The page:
Trudging through the snow this morning, I remembered a story my grandmother used to tell to me.

papojivIt was about Papo Jiv (Grandfather Snow) who lived on a mountain above the village where she stayed as a child. Every winter, Papo Snow would see the fires of the Roma villagers and get jealous. He sent his children (jivunji čerxenja – snow stars, or as my non-Romani friends know them, snowflakes) down to the village to see why they were so happy, to learn the songs that the villagers sang, and to bring back the mysterious light that flickered and illuminated the Roma as they danced. But, the children were so enraptured by the beautiful singing, dancing, and stories of the Roma that they didn’t want to return, piling upon themselves into big drifts, all trying to see what was going on around the fire.

babajagoriEvery night they crept closer and closer to the center of the village where the fire was kept burning, until they were close enough to touch it. One by one, the jivunji čerxenja crept closer to Baba Jagoři (Grandmother Little-Fire), and one by one, they fizzle-popped and disappeared in a puff of smoke, floating back to the mountain and Grandfather Snow. As each of his children came back crying, telling of beautiful songs and Grandmother Little-Fire, Grandfather Snow became more and more angry and sent more and more of his children down to the village – but still, each one came back nothing but a puff of wet steam.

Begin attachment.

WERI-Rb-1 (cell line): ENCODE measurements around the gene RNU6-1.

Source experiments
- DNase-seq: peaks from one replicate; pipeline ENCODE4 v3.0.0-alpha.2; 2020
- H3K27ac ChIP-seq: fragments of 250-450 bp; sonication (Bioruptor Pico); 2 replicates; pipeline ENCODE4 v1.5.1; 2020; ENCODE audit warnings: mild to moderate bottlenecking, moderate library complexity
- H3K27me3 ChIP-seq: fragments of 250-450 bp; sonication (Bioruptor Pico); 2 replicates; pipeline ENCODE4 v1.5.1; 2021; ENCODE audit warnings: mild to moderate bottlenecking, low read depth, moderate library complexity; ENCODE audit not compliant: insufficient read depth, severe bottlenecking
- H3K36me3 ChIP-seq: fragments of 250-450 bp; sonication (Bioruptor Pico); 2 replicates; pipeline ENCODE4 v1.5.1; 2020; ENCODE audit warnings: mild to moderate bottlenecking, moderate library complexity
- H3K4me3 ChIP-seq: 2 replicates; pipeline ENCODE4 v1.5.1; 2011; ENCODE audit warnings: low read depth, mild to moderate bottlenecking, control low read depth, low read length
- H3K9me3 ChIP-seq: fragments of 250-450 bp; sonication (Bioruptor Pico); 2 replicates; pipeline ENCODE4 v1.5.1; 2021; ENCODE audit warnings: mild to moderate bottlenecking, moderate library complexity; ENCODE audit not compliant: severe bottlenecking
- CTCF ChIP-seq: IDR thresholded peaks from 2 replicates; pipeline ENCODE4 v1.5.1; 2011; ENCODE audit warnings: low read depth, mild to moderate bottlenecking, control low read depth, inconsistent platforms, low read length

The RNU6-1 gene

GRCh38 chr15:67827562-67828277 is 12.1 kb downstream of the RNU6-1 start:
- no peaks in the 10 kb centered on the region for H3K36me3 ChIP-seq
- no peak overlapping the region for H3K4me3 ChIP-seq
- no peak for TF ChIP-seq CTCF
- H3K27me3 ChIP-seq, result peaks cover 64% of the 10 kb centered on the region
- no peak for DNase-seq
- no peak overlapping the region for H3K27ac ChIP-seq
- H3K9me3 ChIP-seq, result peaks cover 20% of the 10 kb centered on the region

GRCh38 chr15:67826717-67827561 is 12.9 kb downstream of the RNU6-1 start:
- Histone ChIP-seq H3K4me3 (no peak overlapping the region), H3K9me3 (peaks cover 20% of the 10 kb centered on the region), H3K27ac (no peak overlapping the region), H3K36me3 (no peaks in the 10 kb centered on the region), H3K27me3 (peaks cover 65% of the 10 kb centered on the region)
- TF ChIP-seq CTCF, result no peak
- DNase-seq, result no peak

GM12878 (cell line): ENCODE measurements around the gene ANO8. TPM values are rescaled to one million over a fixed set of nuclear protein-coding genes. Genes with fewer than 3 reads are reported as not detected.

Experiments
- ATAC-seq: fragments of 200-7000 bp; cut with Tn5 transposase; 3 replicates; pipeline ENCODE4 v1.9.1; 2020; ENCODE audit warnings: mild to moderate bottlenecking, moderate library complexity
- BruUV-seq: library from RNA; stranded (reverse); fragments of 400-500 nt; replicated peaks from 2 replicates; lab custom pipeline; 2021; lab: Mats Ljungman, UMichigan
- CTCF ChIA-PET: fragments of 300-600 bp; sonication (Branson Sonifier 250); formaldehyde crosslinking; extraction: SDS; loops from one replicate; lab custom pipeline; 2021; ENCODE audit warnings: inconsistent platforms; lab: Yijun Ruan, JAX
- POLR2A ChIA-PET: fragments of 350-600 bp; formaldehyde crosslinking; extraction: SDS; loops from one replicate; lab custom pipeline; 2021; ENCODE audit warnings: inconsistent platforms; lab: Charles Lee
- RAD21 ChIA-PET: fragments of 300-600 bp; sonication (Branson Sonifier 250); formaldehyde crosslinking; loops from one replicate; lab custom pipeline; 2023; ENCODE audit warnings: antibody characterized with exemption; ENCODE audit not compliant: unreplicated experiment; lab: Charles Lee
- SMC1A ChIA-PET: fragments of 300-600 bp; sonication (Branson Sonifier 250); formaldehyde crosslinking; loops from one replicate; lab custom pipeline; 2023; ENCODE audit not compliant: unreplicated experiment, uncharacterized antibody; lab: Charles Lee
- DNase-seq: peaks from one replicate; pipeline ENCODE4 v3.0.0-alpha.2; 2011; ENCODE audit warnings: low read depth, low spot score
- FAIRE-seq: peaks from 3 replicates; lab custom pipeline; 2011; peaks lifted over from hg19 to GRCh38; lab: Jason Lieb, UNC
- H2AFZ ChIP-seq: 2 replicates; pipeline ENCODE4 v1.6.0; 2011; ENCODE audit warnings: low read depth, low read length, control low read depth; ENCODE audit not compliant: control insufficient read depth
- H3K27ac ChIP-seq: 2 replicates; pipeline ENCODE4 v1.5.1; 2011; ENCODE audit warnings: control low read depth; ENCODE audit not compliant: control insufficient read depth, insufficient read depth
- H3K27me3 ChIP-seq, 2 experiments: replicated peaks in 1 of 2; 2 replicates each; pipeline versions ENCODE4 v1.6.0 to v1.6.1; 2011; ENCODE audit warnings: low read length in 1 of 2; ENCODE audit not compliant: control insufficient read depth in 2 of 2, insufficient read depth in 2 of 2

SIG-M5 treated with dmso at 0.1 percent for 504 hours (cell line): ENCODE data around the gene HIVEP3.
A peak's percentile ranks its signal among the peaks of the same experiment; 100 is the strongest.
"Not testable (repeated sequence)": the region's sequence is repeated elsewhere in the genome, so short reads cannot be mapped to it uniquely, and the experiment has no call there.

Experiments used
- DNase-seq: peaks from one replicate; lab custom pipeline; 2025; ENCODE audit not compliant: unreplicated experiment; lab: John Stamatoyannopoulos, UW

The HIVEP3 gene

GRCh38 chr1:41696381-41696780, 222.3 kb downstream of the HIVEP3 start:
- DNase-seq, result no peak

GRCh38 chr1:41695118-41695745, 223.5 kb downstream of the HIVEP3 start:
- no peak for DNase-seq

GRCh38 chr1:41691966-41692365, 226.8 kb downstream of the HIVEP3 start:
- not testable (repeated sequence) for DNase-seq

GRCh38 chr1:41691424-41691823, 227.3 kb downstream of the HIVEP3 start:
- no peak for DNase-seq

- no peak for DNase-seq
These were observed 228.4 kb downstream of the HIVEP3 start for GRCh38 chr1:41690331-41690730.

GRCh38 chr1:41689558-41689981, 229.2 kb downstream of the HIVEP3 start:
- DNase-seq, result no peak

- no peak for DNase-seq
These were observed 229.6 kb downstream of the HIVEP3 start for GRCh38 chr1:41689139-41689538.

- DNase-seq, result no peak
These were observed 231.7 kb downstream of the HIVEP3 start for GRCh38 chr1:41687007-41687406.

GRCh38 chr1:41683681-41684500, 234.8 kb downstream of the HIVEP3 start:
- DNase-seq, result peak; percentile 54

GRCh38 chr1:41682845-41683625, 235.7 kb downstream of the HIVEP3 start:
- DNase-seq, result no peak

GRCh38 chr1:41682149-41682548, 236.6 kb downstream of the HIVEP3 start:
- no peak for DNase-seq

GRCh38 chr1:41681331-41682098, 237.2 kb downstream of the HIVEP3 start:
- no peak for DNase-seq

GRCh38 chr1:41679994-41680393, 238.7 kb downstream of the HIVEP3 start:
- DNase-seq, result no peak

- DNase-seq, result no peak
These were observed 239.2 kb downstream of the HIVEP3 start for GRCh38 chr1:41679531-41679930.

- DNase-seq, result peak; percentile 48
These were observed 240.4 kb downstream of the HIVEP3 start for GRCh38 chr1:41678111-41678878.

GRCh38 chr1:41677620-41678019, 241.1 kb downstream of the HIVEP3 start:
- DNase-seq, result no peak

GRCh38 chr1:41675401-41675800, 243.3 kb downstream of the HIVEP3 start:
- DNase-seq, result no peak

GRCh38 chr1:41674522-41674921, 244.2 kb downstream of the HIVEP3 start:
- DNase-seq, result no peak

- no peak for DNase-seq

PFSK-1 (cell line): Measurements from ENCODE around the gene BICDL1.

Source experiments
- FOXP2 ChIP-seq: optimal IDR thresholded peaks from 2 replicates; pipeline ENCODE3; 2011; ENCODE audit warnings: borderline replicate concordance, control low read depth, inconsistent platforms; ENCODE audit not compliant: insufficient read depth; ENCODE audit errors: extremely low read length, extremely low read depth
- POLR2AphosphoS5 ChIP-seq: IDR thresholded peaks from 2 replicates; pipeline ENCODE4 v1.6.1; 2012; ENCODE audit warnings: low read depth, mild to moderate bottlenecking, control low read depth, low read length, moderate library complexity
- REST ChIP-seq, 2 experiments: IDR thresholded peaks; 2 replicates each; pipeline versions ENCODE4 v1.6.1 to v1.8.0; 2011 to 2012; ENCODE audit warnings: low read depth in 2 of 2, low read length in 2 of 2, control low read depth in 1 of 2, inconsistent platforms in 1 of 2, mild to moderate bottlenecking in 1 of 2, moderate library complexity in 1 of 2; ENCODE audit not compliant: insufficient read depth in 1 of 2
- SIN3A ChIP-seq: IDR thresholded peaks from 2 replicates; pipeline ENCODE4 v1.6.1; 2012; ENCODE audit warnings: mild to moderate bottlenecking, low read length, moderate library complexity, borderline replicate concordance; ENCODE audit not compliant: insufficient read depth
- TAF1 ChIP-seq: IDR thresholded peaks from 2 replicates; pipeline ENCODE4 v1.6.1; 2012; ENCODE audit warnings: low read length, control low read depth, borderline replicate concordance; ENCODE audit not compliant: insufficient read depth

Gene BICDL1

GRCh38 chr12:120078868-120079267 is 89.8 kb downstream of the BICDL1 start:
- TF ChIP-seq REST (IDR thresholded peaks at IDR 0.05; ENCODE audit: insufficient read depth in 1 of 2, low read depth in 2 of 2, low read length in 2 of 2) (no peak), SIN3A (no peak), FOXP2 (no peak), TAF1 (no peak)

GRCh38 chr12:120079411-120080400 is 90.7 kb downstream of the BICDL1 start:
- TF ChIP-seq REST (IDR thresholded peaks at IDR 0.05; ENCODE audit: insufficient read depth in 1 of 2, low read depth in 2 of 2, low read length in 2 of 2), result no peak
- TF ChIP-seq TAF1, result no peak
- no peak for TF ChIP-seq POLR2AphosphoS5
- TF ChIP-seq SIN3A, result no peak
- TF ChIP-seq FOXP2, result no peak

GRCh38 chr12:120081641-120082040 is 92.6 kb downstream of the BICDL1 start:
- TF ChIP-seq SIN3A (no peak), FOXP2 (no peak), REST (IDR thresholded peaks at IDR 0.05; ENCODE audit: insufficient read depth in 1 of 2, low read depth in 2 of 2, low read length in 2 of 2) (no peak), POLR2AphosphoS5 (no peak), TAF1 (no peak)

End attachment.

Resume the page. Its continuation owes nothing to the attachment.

Eventually, Grandfather snow was so angry that he gathered up all his children and started down the mountain himself, swearing that he would settle this once and for all.

As the big, rolling, jivalo bršind (snowstorm) headed for the village, the people fed Grandmother Little-Fire all the logs and wood they could find, some of them even giving her their own beds, chairs, and doors. Soon, she was so big and fat that it looked as though the whole village was on fire. When Grandfather snow finally arrived, Grandmother Little-Fire was not small anymore and easily matched his angry winds and blizzards with her warmth and flickering flames. Every time Grandfather Snow tried to smother her, the villagers would feed her some more wood; but every time that Grandfather snow faltered and lost strength in a fizzle of steam, the villagers sang louder and fed Grandmother even more!!

Soon, Grandfather Snow had no strength left. Quickly, he turned tail and ran back up the mountain, hugging the very top scared that Grandmother Little-Fire would chase him. Now, every winter the villagers give Baba Jagoři a special place in their homes, as well as in the vatra (center of the village). They sing to her and feed her all winter long and in return she gives them her children, the umblaljora (sparks) to keep themselves warm and cook good food.

And, every winter Papo Jiv still sends his children, the jivunji čerxenja, to spy on the villagers, but he still hasn’t been able to learn the secret of why the villagers are so happy or extinguish the bright warmth of Baba Jagoři and her children.

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